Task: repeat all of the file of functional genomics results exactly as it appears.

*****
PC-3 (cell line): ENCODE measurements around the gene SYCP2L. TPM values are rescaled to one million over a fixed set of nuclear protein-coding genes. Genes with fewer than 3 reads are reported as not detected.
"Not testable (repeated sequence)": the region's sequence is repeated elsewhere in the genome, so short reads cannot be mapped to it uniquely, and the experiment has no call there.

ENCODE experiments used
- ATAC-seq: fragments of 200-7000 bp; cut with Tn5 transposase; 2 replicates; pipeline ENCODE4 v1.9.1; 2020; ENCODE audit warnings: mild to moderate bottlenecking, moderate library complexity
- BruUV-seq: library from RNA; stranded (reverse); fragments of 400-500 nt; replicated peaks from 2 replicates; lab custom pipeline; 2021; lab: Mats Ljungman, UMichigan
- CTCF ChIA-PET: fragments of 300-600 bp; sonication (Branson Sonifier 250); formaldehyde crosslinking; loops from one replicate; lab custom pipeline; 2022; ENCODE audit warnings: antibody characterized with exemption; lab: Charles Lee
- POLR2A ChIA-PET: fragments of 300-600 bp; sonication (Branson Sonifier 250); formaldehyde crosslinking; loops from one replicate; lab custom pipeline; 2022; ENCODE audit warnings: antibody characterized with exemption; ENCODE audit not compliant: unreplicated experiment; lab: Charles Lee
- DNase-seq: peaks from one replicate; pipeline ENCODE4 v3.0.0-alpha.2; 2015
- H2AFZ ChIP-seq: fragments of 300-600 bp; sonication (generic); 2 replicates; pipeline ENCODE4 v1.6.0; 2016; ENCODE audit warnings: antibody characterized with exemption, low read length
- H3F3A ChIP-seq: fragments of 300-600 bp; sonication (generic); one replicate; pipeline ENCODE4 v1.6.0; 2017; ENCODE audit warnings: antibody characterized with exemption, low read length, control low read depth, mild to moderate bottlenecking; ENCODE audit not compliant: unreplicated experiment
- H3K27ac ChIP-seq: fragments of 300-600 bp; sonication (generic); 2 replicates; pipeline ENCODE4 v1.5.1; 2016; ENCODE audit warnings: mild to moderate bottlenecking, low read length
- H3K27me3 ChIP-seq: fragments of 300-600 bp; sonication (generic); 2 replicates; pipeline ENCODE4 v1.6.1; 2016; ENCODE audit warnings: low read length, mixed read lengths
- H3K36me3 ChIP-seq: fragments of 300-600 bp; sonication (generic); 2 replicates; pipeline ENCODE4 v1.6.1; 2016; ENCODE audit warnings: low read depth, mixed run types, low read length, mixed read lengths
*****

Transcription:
PC-3 (cell line): ENCODE measurements around the gene SYCP2L. TPM values are rescaled to one million over a fixed set of nuclear protein-coding genes. Genes with fewer than 3 reads are reported as not detected.
"Not testable (repeated sequence)": the region's sequence is repeated elsewhere in the genome, so short reads cannot be mapped to it uniquely, and the experiment has no call there.

ENCODE experiments used
- ATAC-seq: fragments of 200-7000 bp; cut with Tn5 transposase; 2 replicates; pipeline ENCODE4 v1.9.1; 2020; ENCODE audit warnings: mild to moderate bottlenecking, moderate library complexity
- BruUV-seq: library from RNA; stranded (reverse); fragments of 400-500 nt; replicated peaks from 2 replicates; lab custom pipeline; 2021; lab: Mats Ljungman, UMichigan
- CTCF ChIA-PET: fragments of 300-600 bp; sonication (Branson Sonifier 250); formaldehyde crosslinking; loops from one replicate; lab custom pipeline; 2022; ENCODE audit warnings: antibody characterized with exemption; lab: Charles Lee
- POLR2A ChIA-PET: fragments of 300-600 bp; sonication (Branson Sonifier 250); formaldehyde crosslinking; loops from one replicate; lab custom pipeline; 2022; ENCODE audit warnings: antibody characterized with exemption; ENCODE audit not compliant: unreplicated experiment; lab: Charles Lee
- DNase-seq: peaks from one replicate; pipeline ENCODE4 v3.0.0-alpha.2; 2015
- H2AFZ ChIP-seq: fragments of 300-600 bp; sonication (generic); 2 replicates; pipeline ENCODE4 v1.6.0; 2016; ENCODE audit warnings: antibody characterized with exemption, low read length
- H3F3A ChIP-seq: fragments of 300-600 bp; sonication (generic); one replicate; pipeline ENCODE4 v1.6.0; 2017; ENCODE audit warnings: antibody characterized with exemption, low read length, control low read depth, mild to moderate bottlenecking; ENCODE audit not compliant: unreplicated experiment
- H3K27ac ChIP-seq: fragments of 300-600 bp; sonication (generic); 2 replicates; pipeline ENCODE4 v1.5.1; 2016; ENCODE audit warnings: mild to moderate bottlenecking, low read length
- H3K27me3 ChIP-seq: fragments of 300-600 bp; sonication (generic); 2 replicates; pipeline ENCODE4 v1.6.1; 2016; ENCODE audit warnings: low read length, mixed read lengths
- H3K36me3 ChIP-seq: fragments of 300-600 bp; sonication (generic); 2 replicates; pipeline ENCODE4 v1.6.1; 2016; ENCODE audit warnings: low read depth, mixed run types, low read length, mixed read lengths